Highlights & Implications

We expect the Proposed Rule will bring about both subtle as well as significant changes in behavior among fund boards, investment advisers, auditors and third part valuation providers.

For Boards of Directors—Greater degree of oversight responsibility
1. Boards may explicitly “assign” the determination of fair value to the fund’s investment adviser. The Proposed Rule does not relieve a board from traditional role of oversight. In practice, the Rule requires greater, not less, oversight of and involvement in the valuation process.
2. Boards are responsible for ensuring avoidance of a broad range of potential conflicts of interest both within the investment adviser and outside services advisers may engage, particularly in circumstances where a person providing a valuation has a financial stake in the outcome of the determination.
3. Boards that assign fair valuation of fund investments to investment advisors (which we expect to the most common governance model) cannot delegate responsibility for determination of fair value of investments and the policies and processes by which investment advisors make such determination. In fact, the requirement that advisers and others regularly (and in some cases, within 3 days) report on weaknesses in policies, procedures and methods used in calculating fair value enhances the role of the board of directors, as the board will have responsibility for responding to such reports.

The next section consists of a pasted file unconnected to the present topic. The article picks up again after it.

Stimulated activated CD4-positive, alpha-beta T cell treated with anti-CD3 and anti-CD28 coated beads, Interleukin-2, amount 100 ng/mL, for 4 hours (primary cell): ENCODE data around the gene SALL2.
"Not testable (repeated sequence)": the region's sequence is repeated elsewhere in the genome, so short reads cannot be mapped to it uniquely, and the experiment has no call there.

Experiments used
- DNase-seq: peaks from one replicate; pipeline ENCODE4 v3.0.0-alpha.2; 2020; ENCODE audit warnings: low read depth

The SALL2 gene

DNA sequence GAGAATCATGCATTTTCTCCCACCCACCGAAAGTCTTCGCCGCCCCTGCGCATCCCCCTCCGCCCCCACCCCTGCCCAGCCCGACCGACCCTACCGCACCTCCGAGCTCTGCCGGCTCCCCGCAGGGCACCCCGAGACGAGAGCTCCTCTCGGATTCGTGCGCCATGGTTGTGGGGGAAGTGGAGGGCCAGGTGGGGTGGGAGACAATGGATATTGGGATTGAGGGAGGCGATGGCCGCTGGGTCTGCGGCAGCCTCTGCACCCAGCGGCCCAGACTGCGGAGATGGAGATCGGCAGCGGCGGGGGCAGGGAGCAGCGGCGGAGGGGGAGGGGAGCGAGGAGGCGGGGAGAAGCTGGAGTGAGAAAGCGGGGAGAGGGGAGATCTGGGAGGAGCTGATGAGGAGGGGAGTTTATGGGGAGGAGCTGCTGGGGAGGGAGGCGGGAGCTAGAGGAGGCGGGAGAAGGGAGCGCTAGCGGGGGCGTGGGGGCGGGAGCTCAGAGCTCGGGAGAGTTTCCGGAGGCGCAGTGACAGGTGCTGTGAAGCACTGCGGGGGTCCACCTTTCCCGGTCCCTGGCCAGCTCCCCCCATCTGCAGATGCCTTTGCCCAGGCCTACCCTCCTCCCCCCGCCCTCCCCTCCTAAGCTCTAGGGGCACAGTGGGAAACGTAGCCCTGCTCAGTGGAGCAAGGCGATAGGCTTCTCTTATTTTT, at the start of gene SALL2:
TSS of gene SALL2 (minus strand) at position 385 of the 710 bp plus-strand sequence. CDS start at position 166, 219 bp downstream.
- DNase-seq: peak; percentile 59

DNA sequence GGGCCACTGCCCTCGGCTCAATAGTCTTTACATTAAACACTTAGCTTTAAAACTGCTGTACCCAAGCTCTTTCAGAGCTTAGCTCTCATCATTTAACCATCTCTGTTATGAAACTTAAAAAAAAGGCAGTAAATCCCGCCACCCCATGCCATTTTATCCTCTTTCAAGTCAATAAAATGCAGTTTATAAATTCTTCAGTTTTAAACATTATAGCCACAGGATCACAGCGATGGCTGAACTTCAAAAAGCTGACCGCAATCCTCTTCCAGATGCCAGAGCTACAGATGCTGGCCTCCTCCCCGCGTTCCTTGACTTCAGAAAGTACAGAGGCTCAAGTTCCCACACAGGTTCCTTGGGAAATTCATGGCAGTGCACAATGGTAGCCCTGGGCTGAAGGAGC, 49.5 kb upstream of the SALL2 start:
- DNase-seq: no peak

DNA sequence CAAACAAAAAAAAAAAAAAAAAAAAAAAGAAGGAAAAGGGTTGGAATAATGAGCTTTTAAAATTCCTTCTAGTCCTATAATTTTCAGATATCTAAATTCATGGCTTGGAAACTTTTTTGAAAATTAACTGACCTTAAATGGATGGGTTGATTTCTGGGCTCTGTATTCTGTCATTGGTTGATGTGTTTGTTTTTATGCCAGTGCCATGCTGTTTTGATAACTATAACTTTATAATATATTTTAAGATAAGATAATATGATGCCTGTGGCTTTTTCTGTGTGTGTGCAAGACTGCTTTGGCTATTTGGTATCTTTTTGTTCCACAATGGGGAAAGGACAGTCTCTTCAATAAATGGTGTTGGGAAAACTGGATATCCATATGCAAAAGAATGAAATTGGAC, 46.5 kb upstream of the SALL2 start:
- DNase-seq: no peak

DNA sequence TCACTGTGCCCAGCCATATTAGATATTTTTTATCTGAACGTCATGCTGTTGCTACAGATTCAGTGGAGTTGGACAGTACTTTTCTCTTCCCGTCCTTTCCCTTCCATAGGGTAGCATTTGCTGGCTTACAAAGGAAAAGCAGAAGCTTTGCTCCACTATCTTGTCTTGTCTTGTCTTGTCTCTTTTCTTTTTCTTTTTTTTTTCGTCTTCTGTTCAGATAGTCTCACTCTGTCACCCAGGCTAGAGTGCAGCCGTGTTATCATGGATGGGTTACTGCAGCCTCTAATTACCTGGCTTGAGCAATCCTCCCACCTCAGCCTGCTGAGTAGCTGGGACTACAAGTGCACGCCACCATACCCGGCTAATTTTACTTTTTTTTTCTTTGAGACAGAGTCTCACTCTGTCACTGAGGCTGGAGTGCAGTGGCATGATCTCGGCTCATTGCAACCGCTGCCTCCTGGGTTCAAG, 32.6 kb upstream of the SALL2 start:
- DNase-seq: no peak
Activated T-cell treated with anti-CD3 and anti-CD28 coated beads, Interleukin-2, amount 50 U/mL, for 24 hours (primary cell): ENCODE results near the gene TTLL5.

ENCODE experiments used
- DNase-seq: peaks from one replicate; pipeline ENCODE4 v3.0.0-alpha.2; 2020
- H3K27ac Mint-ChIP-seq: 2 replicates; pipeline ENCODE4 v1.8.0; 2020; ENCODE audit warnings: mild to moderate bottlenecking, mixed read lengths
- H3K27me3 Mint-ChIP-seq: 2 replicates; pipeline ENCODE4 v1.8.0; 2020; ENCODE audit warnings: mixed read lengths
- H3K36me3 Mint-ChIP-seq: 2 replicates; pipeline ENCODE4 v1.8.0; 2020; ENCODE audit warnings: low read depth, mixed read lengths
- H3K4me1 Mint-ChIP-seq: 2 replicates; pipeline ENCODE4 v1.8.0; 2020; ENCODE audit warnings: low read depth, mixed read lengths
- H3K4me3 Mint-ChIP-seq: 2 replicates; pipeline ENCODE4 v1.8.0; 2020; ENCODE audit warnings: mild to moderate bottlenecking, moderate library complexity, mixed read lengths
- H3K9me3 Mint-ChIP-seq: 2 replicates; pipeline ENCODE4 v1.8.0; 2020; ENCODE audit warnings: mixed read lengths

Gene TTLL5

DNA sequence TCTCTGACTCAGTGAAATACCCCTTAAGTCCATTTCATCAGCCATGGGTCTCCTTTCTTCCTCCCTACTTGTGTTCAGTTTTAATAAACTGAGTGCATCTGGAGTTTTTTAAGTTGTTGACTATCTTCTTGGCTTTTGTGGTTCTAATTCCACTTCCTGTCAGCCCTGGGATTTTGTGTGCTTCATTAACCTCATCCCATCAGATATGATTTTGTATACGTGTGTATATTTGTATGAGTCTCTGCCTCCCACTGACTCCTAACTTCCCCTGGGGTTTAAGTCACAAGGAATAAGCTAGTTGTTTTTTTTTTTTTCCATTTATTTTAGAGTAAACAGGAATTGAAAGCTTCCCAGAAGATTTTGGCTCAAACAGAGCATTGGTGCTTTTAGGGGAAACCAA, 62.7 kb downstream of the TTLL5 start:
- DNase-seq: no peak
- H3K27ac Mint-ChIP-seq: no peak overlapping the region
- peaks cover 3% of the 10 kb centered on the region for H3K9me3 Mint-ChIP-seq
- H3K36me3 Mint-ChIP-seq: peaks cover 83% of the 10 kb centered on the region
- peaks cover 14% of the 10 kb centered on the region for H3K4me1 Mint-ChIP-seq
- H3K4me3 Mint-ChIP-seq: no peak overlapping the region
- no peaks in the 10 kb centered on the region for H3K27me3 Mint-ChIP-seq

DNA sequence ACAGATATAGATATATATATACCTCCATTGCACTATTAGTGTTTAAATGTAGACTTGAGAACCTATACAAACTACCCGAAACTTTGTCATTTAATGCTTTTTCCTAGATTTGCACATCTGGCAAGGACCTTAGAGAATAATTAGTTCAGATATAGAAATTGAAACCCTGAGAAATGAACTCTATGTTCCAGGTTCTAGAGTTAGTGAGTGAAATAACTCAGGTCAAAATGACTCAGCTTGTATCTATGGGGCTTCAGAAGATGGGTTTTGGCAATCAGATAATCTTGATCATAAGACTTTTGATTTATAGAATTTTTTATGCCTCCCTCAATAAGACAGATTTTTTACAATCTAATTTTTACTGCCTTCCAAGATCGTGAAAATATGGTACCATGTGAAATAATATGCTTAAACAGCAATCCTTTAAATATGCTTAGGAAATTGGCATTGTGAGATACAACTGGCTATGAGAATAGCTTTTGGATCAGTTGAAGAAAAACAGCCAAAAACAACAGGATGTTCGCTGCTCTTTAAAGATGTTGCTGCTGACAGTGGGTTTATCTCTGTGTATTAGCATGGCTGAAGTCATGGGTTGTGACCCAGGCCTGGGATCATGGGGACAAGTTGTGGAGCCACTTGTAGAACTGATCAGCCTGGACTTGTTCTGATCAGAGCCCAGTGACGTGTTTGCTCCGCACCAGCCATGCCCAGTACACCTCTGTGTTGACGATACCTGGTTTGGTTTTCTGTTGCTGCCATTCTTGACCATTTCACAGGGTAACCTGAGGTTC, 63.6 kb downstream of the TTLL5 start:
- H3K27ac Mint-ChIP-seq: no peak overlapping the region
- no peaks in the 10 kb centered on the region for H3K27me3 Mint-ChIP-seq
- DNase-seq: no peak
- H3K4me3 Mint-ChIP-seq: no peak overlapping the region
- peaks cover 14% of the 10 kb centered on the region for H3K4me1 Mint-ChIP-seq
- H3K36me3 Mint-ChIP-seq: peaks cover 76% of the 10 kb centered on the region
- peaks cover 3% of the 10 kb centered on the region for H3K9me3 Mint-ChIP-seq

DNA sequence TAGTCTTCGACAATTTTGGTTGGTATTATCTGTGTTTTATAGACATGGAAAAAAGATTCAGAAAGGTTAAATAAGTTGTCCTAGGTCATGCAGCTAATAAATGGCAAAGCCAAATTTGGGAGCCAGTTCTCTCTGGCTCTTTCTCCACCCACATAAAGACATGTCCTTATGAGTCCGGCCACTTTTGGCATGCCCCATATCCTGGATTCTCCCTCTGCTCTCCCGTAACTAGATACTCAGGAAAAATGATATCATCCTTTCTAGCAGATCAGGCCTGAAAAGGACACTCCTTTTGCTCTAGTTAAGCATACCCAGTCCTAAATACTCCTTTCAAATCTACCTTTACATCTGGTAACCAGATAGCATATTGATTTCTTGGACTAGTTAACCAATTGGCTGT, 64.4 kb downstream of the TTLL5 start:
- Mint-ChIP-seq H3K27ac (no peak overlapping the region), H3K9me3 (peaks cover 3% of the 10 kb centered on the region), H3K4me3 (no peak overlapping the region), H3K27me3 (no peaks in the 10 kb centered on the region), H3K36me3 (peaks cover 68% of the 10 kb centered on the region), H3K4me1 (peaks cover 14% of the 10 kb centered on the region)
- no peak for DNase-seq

4. Boards must both request and review information as “may be deemed necessary to be fully informed of the adviser’s process[es]”. This requirement reduces any unintended implication that a board may “outsource” fair value determination.
5. Boards are required to both inquire about and take steps to understand any material matters affecting valuation, whether the board is made aware of material matters by the adviser. Boards cannot merely react to what their members receive from advisers. Boards must continue to remain current to fulfill their oversight duties.